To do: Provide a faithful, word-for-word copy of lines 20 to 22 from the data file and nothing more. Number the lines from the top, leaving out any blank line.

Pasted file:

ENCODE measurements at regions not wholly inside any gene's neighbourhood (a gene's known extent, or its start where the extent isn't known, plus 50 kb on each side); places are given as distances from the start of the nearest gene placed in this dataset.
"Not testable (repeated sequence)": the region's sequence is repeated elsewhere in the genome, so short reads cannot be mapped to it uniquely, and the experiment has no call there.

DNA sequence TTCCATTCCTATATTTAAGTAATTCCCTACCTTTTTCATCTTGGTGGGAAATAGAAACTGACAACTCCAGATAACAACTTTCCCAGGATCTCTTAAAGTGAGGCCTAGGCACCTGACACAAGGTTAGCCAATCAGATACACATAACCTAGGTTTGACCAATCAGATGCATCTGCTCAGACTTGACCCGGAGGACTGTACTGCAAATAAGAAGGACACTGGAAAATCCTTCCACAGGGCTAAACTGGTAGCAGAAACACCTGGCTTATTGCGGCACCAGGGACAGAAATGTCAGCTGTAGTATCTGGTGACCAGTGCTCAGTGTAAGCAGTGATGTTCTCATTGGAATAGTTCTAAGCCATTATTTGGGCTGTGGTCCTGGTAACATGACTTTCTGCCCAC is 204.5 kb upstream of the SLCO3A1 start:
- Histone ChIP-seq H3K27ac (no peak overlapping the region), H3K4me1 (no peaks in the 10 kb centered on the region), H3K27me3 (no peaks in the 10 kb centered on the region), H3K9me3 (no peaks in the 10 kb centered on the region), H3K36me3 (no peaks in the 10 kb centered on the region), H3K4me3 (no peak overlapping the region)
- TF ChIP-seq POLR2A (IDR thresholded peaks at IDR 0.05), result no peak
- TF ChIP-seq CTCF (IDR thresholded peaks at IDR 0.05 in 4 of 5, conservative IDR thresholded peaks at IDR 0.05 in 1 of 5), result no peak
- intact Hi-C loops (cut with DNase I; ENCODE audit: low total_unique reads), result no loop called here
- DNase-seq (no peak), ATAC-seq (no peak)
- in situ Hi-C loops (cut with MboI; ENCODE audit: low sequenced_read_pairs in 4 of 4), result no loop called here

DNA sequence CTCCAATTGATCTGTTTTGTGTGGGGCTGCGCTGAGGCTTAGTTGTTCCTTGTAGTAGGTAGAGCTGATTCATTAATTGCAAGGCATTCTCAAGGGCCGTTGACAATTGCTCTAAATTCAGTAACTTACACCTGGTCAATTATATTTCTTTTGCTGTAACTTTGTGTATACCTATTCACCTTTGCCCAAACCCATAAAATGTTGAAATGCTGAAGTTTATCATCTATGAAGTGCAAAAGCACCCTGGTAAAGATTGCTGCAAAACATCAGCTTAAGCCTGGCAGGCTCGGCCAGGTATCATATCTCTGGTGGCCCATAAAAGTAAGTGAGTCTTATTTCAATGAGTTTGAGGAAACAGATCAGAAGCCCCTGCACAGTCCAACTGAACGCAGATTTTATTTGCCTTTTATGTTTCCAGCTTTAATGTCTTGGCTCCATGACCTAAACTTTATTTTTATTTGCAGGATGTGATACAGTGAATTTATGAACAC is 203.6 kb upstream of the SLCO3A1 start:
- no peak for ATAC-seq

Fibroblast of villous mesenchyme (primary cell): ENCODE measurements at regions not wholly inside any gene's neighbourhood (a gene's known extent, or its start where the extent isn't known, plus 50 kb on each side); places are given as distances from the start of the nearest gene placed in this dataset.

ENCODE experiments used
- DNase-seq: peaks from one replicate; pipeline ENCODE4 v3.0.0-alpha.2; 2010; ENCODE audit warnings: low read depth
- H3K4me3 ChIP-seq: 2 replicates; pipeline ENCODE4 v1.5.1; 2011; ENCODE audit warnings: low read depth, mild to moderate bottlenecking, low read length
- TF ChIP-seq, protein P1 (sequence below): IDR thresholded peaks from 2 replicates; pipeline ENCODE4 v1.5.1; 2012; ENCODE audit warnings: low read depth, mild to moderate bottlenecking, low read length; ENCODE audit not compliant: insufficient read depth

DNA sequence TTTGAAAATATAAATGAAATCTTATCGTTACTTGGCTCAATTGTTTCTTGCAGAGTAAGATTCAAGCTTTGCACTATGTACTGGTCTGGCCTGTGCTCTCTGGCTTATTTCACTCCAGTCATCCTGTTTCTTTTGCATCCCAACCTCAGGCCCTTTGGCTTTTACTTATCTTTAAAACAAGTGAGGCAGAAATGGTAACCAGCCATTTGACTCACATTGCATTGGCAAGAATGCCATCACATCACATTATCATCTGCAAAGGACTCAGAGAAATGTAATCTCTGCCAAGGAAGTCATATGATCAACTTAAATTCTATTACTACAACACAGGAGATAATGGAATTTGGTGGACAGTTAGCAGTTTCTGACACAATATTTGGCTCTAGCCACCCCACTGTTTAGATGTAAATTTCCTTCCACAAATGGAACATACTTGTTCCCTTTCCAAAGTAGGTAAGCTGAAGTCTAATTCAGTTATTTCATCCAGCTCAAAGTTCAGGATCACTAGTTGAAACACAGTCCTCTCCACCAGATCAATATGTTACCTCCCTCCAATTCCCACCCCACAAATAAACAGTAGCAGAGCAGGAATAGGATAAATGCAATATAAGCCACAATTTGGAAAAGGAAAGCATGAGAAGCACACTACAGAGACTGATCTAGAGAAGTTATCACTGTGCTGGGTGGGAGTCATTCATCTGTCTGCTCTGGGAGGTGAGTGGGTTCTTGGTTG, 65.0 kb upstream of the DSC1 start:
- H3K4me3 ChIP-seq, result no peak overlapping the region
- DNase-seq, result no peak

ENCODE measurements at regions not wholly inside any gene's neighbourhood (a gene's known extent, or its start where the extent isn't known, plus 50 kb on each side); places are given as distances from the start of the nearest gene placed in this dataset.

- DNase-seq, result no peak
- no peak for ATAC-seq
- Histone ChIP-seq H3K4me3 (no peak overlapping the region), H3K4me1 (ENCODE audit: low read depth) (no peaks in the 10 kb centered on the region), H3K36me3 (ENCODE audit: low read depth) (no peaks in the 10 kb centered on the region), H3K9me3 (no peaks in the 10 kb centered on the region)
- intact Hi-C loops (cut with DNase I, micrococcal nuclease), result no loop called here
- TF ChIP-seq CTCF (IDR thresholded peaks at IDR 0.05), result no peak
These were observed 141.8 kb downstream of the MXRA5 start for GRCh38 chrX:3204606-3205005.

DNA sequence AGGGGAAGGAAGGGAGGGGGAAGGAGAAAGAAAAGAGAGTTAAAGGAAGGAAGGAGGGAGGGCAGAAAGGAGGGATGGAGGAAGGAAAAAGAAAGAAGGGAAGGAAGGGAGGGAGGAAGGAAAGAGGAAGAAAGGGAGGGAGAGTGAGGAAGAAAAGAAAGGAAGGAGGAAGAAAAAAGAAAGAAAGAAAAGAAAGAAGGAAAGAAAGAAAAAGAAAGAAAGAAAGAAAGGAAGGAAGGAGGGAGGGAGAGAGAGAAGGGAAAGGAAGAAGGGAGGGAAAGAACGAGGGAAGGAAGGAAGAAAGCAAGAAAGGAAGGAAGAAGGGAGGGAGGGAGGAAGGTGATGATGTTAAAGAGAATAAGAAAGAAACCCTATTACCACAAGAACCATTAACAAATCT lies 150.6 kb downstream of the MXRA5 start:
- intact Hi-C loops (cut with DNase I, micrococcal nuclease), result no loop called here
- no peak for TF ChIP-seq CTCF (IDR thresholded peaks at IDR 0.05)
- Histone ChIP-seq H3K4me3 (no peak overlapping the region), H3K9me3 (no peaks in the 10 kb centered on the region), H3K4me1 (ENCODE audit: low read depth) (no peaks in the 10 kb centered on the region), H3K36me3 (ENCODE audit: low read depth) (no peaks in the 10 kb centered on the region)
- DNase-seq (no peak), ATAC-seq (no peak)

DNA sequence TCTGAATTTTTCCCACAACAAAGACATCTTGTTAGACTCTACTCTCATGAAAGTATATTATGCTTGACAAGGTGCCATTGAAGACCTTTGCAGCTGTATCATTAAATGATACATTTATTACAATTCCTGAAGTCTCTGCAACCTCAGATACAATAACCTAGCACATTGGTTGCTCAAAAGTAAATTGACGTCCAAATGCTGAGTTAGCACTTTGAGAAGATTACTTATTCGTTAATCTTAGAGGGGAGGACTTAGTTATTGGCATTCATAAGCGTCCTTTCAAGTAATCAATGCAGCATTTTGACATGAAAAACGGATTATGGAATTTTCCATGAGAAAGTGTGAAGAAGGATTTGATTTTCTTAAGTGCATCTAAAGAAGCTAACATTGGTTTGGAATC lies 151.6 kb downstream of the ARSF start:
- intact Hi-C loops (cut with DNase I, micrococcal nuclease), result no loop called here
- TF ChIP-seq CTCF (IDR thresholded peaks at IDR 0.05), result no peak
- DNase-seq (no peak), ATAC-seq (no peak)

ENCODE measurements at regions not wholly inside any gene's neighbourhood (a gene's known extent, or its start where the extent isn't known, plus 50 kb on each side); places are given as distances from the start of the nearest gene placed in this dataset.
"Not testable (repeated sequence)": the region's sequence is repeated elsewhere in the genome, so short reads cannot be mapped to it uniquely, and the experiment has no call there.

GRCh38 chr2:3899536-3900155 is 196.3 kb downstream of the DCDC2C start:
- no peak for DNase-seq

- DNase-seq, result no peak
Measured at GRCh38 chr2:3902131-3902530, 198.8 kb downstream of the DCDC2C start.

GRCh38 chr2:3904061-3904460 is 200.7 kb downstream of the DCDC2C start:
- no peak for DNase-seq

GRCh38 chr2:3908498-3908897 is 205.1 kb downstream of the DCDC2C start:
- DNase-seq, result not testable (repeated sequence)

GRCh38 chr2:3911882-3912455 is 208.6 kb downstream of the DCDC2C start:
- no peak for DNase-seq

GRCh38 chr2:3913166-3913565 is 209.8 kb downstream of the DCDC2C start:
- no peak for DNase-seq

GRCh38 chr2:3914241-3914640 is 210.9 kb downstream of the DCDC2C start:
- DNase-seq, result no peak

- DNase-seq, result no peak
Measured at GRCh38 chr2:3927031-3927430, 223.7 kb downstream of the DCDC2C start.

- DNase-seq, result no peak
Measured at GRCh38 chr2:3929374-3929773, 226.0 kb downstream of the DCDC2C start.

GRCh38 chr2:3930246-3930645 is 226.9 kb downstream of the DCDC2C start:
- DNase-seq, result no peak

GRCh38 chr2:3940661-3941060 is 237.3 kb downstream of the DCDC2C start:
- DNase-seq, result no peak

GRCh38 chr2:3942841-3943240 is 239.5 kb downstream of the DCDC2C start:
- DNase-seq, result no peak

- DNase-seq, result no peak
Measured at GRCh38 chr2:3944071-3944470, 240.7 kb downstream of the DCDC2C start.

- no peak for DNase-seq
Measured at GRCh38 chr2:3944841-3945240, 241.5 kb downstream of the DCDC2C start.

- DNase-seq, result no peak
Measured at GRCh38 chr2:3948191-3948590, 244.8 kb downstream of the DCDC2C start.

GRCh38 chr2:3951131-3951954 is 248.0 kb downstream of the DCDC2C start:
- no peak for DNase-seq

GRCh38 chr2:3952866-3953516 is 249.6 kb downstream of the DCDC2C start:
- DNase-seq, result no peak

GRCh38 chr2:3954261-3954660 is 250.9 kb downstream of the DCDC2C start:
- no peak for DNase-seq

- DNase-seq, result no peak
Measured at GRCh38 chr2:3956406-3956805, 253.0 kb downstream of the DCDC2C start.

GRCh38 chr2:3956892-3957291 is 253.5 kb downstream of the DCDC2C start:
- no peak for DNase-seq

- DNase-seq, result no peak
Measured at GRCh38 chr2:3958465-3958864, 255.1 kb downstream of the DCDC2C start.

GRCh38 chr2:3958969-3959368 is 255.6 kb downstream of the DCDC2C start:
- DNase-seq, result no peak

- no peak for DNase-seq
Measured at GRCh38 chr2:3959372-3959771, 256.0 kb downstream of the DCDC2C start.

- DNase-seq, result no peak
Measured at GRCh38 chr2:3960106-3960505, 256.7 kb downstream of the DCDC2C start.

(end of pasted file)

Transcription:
ENCODE measurements at regions not wholly inside any gene's neighbourhood (a gene's known extent, or its start where the extent isn't known, plus 50 kb on each side); places are given as distances from the start of the nearest gene placed in this dataset.

- DNase-seq, result no peak
- no peak for ATAC-seq